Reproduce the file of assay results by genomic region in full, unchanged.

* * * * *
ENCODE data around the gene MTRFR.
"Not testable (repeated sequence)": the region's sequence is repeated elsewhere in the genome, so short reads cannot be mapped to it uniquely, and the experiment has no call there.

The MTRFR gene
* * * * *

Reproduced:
ENCODE data around the gene MTRFR.
"Not testable (repeated sequence)": the region's sequence is repeated elsewhere in the genome, so short reads cannot be mapped to it uniquely, and the experiment has no call there.

The MTRFR gene